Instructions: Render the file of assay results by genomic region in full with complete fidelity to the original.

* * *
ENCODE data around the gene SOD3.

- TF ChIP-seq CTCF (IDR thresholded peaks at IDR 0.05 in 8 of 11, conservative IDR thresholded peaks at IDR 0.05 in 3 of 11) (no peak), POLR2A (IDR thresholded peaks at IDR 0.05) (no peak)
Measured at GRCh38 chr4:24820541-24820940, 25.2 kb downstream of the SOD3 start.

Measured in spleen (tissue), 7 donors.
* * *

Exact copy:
ENCODE data around the gene SOD3.

- TF ChIP-seq CTCF (IDR thresholded peaks at IDR 0.05 in 8 of 11, conservative IDR thresholded peaks at IDR 0.05 in 3 of 11) (no peak), POLR2A (IDR thresholded peaks at IDR 0.05) (no peak)
Measured at GRCh38 chr4:24820541-24820940, 25.2 kb downstream of the SOD3 start.

Measured in spleen (tissue), 7 donors.